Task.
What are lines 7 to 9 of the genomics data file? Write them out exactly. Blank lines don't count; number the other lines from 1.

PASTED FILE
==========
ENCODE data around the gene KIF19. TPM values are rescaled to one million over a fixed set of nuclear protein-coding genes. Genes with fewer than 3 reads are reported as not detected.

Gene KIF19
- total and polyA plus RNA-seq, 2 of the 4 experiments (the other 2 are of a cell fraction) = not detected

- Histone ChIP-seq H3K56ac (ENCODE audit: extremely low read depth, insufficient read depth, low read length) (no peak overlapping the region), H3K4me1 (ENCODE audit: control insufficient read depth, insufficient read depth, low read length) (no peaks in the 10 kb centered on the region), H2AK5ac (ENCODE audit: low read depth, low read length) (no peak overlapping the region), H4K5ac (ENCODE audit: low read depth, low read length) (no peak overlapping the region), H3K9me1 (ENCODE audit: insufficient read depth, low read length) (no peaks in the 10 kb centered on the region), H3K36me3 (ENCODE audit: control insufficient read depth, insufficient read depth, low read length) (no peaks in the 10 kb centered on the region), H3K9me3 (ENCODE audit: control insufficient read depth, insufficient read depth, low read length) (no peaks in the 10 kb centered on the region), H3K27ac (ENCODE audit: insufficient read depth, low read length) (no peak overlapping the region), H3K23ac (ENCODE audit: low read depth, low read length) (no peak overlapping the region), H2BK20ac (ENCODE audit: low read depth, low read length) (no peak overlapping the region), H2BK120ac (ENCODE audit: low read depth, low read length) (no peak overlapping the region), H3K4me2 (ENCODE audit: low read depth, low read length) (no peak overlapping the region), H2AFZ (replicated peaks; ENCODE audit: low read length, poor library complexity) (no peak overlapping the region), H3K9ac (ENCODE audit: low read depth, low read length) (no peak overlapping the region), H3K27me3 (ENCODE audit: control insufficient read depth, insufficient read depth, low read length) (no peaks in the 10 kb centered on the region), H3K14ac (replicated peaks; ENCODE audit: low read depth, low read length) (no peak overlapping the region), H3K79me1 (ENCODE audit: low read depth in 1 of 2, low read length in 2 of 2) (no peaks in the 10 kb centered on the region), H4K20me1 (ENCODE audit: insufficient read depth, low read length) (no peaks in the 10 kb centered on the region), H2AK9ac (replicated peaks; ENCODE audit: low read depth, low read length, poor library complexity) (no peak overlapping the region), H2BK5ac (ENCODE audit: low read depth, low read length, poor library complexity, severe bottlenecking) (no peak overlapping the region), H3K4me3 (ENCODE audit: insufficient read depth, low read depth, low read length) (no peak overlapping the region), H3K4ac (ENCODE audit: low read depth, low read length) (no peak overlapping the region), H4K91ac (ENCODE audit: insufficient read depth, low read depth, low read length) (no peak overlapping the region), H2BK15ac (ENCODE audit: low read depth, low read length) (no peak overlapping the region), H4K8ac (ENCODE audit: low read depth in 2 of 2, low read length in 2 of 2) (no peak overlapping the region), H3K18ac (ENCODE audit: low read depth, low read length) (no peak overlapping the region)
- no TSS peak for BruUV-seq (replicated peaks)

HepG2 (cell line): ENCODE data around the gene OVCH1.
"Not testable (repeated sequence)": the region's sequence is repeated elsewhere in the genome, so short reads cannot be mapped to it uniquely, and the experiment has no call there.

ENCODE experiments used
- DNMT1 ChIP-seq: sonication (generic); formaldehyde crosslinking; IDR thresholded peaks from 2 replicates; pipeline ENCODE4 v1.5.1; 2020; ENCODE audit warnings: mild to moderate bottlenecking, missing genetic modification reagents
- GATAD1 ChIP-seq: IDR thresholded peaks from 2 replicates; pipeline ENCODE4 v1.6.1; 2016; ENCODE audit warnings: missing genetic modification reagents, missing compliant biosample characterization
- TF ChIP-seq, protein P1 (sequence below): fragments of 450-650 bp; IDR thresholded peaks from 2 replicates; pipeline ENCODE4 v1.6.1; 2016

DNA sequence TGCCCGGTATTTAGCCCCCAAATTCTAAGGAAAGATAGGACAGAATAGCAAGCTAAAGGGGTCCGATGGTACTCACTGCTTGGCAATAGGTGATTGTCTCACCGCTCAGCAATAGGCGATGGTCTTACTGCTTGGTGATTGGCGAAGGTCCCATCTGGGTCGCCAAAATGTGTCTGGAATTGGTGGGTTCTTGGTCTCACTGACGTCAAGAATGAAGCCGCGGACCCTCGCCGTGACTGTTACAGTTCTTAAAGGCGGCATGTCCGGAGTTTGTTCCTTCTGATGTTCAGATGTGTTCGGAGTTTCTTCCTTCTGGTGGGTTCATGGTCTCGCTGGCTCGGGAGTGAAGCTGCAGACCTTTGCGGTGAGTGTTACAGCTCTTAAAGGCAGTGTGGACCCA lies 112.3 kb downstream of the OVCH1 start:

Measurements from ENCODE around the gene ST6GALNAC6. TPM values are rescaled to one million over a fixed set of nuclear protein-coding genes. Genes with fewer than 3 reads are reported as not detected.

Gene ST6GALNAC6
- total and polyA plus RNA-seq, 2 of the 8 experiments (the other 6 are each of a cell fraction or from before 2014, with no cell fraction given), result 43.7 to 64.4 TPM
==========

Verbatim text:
"Not testable (repeated sequence)": the region's sequence is repeated elsewhere in the genome, so short reads cannot be mapped to it uniquely, and the experiment has no call there.

ENCODE experiments used
- DNMT1 ChIP-seq: sonication (generic); formaldehyde crosslinking; IDR thresholded peaks from 2 replicates; pipeline ENCODE4 v1.5.1; 2020; ENCODE audit warnings: mild to moderate bottlenecking, missing genetic modification reagents